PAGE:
This is Floyd, of course, not one of those locals. However, as we shall see, Floyd would not mind becoming a local by moving into an apartment right above the shop that makes and sells his favorite gelato of all the ones we tasted.
In some places, signs gave indications of
real people who lived their lives here.
This was most welcome, as many of the
sites we visited were sadly lacking in such
intimate historical details.
I felt like we could walk right down and knock on the
I also felt as if I could hear these stone streets jammed with people, carts, donkeys, pigs, chickens, and children running around shouting. We tried not to imagine the smell.
Up on the surface, two things about Perugia: the apparently endless series of mazes that make up the old city’s neighborhoods –
(keep in mind that most of these alleyways allow motor vehicle traffic. Perugia is the one place where we saw a delivery truck scrape itself on a wall. The truck in the photo below is competing for space with a gaggle of school kids who had to duck into doorways to get out of its way. As you might imagine, there aren’t that many vehicles in perfect condition in Perugia, and it’s not unusual to see people step out of the car they just parked and fold in their side-view mirrors.)
– and, of course, the piazze.
Piazza IV Novembre was named to commemorate the signing of the armistice between the Kingdom of Italy and Austria – even though the armistice was actually signed on November 3rd. It was near our hotel, so we spent a good deal of time there exploring every side street and conducting extensive and methodical gelato research. Romans and Etruscans gathered there in the Middle Ages, and all kinds of people gather there now.
Fontana Maggiore stands on the same end of the piazza as the cathedral. Built to celebrate the construction of Perugia’s aqueduct and the arrival of abundant water, it’s a real beauty.
At this end the piazza stands the Catedrale di San Lorenzo, under construction between 1395 and 1490. The interior is ornate and impressive. I have no photos of the interior because the sign said no photography. I witnessed multiple tourists disobeying this dictum, and can only imagine the fate of their immortal souls. It was amusing, watching school kids filing in, to see the guard having to remind the boys to take off their hats. In my day, the nun in charge would have smacked them off the offenders’ heads.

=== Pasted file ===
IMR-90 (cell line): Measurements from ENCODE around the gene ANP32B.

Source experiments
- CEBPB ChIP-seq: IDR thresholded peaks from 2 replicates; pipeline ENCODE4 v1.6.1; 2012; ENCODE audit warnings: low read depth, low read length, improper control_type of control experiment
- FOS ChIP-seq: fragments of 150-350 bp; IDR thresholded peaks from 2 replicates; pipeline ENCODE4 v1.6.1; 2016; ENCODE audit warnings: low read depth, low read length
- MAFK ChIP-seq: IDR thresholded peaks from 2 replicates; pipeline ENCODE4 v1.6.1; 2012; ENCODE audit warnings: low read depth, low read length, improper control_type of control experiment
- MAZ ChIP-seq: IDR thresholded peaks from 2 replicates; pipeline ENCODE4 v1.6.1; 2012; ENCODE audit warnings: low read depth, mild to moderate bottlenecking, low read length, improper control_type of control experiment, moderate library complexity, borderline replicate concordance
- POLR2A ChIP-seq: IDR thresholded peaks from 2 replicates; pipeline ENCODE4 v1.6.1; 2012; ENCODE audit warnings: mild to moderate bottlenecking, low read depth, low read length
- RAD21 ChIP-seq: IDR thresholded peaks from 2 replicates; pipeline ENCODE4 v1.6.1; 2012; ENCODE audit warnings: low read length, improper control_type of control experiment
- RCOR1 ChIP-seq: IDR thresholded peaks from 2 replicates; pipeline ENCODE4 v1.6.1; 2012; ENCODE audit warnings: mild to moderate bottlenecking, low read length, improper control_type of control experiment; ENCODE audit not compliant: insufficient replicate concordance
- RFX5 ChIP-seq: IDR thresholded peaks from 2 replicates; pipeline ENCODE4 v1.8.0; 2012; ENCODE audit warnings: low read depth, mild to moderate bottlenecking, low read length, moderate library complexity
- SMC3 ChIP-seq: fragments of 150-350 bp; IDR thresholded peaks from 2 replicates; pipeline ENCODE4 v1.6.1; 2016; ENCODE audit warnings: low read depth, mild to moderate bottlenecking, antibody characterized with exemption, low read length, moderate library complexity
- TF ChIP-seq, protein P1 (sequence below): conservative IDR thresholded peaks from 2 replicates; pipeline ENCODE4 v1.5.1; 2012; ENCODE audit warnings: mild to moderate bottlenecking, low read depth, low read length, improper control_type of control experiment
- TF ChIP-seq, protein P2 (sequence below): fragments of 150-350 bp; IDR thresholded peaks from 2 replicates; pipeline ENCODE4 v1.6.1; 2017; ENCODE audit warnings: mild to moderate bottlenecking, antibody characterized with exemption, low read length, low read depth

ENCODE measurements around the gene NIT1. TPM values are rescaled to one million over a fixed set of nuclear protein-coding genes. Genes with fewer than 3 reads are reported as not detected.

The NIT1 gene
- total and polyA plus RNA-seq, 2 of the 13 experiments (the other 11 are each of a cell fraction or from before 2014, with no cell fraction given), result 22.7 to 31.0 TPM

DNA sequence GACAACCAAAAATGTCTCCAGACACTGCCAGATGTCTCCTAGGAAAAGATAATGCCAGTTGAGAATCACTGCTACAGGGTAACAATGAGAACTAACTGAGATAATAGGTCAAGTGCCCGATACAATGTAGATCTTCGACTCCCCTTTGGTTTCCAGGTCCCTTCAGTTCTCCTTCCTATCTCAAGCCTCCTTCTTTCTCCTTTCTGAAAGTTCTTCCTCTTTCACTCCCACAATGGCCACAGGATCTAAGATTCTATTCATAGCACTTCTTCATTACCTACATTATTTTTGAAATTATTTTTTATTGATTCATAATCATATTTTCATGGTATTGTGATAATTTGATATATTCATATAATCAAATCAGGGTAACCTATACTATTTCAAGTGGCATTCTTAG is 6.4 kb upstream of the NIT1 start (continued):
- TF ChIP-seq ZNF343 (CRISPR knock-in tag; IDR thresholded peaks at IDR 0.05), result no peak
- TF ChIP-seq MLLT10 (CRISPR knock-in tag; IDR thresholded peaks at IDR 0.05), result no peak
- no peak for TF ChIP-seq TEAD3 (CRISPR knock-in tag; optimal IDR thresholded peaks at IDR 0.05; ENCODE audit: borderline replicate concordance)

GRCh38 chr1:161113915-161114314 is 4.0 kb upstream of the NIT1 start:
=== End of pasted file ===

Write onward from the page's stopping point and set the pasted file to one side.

Perugia is a college town, too. Every afternoon mobs of young people collect on the broad steps of the cathedral to talk, smoke lots of cigarettes, and drink vast quantities of beer. My Italian skills obviously aren’t up to eavesdropping, but given the extensive and amazing powers of my imagination, and having taught college for all these many years, I figured they were complaining about classes and upcoming exams.
In one of the little streets off Piazza IV Novembre, un capello molto sportivo was waiting for Floyd. Who knew?
It’s terrible, after the level of self-sacrifice involved in Floyd’s comparative gelato study, not to be able to remember the name of his favorite gelateria. But if you are ever in Perugia, in Piazza IV Novembre, with your back to the Fontana Maggiore, walk all the way down to exit the piazza on a little street on your right. A few steps after you exit the piazza, a little while before you see that blue sign with the hats, you will find a gelateria on your right. Try the amarena.
On our one rainy day in Perugia we decided to try to find a Deruta 1282 pottery showroom because I have a sick compulsion to look at pretty things I can’t afford. Deruta 1282 is a consortium intended to preserve the hand-painted craftsmanship that’s been practiced by the Deruta pottery since then. Since 1282, that is. They make that colorful ceramic ware – from thimbles to dining tables – that bears the familiar Italianate designs. There were some great pieces on display in several cases at our hotel.
Here are two views of Perugia from our hotel room, looking out over the ancient part of the city:
And here is one view of our hotel room, offered not only to remind us all of how fun it is to have someone else come every day to make the bed, but also how places have their colors, just like Deruta pottery.
To visit the showroom, all we had to do was find Piazza Umbria Jazz 1 – Uscita Madonna Alta Pian di Massiano Terminal Mini Metro. Cake-walk. After consulting at least three print maps and all the maps we could find online, we felt we had a reasonably good bead on the location. Our hike would serve another purpose, too: Marco had talked about meeting Floyd for the bike shop visit at one of the Mini Metro stops. We’d figure out the Mini Metro and test my will power vis-a-vis pretty things I can’t afford all at the same time.
The outbound hike was often very pretty. We saw lovely old buildings, parks and gardens, and picturesque rainy stairways. Lots and lots of stairways.
And at Mediterraneo, you don’t even have to share: everybody gets a pizza all their own.